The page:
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Days Gone By - Photographs of Felixstowe and memories of Ipswich Sea Cadets

PUBLISHED: 11:30 29 January 2019

Felixstowe seafront in July 1963. These children, in their 1960s swimwear, would not have had as many ships to watch as there are today Picture: IVAN SMITH

Felixstowe seafront in July 1963. These children, in their 1960s swimwear, would not have had as many ships to watch as there are today Picture: IVAN SMITH

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Photographer David Kindred has put together a stunning collection of pictures of Felixstowe seafront from more than 50 years ago.

A 1950s photograph of amusements on the seafront at Felixstowe. St Edmunds Road is across the foreground. Picture DAVID KINDRED ARCHIVEA 1950s photograph of amusements on the seafront at Felixstowe. St Edmunds Road is across the foreground. Picture DAVID KINDRED ARCHIVE

At this time of the year we look forward to day trips to the coast to enjoy the sunshine.

In today’s Days Gone By I feature photographs of the Felixstowe seafront from over 50 years ago, steam powered locomotives and the two stations at Felixstowe.

Generations made the trip from Ipswich to Felixstowe by train in a time when few had a family car.

Families would board the train at Ipswich, Westerfield or Derby Road stations and ride to Felixstowe Town, or often wait while the locomotive would pull them on to Beach Station. After a day on the beach or visiting the amusements on the seafront, it was time for a bag of chips from the shop in Beach Station Road and then board for the return journey.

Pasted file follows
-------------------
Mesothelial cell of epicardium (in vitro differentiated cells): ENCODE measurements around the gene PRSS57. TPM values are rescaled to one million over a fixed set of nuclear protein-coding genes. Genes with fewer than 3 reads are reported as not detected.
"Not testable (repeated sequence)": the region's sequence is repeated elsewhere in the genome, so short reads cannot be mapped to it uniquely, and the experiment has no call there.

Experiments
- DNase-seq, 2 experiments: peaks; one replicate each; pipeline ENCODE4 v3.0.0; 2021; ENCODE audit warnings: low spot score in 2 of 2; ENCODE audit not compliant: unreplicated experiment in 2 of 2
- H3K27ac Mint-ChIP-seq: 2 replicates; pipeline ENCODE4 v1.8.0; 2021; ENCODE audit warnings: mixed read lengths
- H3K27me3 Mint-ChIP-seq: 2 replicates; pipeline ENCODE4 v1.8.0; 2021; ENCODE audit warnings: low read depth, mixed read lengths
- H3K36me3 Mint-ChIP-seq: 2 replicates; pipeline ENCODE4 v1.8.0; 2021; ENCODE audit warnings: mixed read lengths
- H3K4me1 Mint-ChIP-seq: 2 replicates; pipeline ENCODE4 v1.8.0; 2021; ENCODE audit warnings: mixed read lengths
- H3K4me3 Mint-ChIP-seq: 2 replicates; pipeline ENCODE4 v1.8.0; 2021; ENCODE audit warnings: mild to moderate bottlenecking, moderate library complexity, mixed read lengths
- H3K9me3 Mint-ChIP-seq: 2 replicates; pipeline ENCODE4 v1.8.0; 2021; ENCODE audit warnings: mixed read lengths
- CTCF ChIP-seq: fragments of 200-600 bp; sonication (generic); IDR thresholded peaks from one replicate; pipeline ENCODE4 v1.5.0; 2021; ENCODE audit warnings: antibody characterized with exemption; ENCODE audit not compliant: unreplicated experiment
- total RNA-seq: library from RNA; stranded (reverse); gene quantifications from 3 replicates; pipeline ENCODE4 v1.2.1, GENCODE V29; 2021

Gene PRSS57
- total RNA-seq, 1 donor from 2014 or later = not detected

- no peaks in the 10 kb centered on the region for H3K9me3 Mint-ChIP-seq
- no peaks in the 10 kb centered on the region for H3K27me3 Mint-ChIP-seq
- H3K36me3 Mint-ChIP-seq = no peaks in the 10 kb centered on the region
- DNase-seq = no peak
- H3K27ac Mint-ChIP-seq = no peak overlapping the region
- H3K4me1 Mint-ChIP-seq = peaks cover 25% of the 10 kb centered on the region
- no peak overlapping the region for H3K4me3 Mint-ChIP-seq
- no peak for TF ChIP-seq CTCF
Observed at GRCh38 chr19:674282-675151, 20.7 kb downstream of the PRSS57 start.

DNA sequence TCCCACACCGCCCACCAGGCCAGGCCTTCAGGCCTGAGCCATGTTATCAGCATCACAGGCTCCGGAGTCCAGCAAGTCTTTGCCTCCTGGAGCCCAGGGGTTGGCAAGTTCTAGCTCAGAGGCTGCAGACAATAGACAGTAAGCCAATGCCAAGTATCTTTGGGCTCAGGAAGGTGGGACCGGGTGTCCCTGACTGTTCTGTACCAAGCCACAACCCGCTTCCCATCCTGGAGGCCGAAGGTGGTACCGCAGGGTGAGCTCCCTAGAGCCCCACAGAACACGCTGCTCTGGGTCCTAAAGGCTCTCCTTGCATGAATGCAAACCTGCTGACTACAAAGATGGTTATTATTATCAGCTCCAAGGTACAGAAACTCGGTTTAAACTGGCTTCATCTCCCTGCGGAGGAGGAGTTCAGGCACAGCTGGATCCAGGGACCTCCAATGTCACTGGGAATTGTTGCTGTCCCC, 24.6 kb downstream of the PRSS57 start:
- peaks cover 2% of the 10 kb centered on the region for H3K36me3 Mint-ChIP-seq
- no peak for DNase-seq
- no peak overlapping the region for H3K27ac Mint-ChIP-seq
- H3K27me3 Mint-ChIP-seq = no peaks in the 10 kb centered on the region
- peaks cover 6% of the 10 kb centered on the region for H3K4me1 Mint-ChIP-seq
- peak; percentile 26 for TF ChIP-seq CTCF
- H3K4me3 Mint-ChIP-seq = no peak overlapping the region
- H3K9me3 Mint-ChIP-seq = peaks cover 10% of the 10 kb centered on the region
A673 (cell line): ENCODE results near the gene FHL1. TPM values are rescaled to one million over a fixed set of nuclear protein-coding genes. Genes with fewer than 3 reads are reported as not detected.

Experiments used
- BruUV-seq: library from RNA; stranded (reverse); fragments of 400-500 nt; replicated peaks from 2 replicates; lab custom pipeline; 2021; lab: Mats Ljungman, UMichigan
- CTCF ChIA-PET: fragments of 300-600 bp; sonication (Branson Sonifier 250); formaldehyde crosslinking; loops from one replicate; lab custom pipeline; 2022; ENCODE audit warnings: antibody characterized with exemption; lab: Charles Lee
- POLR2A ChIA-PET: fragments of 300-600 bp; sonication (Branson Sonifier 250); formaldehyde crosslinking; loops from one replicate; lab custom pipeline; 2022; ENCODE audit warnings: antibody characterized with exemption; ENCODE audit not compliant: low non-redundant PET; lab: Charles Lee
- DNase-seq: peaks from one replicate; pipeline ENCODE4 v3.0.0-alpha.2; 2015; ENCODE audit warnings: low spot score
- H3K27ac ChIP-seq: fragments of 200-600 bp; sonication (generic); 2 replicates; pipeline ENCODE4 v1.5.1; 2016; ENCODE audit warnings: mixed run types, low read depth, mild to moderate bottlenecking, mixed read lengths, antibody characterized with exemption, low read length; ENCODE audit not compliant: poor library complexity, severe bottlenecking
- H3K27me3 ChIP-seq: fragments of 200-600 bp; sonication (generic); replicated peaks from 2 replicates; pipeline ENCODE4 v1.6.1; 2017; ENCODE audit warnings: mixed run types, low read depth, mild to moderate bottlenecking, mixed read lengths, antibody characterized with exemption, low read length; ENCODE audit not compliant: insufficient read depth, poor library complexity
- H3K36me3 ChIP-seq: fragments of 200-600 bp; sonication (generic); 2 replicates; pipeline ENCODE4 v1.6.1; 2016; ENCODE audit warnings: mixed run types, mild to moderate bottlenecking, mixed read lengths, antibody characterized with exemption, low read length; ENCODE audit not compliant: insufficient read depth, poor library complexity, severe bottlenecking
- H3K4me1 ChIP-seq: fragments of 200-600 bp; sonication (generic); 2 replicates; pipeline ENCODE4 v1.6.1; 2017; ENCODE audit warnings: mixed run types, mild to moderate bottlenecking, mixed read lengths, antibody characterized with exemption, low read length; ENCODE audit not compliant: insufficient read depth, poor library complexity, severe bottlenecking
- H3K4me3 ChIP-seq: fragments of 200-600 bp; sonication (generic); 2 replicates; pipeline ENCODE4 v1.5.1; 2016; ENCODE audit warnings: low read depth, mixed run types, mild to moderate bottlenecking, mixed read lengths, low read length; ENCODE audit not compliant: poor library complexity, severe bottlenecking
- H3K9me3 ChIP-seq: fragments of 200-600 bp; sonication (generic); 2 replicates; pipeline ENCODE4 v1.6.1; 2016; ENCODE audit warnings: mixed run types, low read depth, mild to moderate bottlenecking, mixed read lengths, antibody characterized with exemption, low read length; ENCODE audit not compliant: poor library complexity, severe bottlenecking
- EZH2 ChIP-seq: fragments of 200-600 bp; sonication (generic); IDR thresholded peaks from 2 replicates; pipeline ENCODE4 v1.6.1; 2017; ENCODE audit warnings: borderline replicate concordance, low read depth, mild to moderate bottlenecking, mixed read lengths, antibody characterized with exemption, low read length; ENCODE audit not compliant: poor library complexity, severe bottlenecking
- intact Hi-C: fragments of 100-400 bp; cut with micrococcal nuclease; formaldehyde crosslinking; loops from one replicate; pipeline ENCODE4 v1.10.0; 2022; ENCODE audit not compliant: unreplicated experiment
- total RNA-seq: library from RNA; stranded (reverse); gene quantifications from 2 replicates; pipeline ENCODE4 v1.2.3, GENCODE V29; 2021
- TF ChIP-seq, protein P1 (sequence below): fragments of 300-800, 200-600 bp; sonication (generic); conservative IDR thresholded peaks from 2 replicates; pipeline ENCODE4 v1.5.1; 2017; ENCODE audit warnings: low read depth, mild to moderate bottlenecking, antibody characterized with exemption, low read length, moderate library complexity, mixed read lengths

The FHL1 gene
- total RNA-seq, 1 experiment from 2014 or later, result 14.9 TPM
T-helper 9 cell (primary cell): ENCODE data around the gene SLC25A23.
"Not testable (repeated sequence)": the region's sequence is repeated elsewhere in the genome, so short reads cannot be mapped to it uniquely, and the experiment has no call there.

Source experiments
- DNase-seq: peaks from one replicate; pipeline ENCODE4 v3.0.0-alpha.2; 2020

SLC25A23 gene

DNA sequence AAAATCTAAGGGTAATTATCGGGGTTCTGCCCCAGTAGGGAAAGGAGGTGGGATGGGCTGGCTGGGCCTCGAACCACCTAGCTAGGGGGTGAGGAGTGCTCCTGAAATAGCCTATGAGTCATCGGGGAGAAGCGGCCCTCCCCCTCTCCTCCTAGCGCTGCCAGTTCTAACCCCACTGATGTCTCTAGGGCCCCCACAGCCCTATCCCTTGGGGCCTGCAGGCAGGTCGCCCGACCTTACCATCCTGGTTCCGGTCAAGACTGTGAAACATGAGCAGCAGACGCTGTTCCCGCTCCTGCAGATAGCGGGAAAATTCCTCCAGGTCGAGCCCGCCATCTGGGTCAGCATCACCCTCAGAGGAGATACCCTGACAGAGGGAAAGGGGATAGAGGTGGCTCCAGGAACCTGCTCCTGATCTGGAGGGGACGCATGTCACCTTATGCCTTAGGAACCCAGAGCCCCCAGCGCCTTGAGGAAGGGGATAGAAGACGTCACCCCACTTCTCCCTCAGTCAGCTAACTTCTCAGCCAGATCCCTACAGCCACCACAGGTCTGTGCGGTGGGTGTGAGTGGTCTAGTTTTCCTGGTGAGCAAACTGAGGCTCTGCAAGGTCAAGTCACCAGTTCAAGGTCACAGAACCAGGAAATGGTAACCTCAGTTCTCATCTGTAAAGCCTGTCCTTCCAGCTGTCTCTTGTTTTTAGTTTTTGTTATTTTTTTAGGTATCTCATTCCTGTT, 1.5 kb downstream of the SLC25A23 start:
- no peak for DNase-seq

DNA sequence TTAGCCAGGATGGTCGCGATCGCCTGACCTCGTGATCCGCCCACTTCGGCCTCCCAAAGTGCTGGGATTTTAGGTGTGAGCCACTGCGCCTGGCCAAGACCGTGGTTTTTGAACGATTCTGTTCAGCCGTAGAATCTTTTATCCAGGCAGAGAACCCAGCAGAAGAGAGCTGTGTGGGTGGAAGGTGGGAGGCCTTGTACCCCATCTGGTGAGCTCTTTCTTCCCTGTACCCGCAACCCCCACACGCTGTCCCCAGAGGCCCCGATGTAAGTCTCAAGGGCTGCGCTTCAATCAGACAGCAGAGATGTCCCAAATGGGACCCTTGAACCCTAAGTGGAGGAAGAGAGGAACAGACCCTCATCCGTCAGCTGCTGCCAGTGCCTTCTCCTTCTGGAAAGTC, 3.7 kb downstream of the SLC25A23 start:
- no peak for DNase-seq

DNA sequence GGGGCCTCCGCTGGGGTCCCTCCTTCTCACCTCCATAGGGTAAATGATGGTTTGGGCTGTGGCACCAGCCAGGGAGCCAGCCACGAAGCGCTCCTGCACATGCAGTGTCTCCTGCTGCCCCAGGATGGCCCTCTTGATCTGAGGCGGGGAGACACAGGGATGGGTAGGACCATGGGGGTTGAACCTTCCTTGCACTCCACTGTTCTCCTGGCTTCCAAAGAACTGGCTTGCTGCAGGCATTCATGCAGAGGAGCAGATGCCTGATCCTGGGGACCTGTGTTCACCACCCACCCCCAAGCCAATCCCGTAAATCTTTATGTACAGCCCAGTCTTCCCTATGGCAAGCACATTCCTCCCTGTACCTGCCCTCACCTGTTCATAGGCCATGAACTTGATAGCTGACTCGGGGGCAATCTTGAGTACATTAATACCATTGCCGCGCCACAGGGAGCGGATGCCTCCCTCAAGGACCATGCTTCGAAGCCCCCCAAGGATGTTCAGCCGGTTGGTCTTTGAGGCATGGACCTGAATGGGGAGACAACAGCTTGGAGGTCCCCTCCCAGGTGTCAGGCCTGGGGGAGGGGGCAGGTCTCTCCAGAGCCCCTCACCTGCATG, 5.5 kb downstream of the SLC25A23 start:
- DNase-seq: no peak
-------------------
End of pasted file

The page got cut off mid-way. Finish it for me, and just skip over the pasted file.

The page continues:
A steam locomotive pulling a train under the Garrison Road bridge at Felixstowe in the 1950s. Picture from Russell Whipps collection.
A steam locomotive pulling a train under the Garrison Road bridge at Felixstowe in the 1950s. Picture from Russell Whipps collection.

Also a reader from Germany has written trying to trace a photograph of a gunboat used by the Ipswich Sea Cadets on the River Orwell.

Derrick Palmer, from Verden, wrote: “Sometime in 1949 I pestered my parents to allow me to join the Ipswich Sea Cadets, I was proud to be enrolled into the TS Orwell Ships Company, at the time it was on Yarmouth Road.

“I received a complete issue of a Royal Navy uniform including a TS Orwell cap tally.

“I quickly had to learn the traditional RN uniform attire, such as seven bell-bottom creases plus the seven folds in the black silk, also tying the cap tally knot, that was tricky.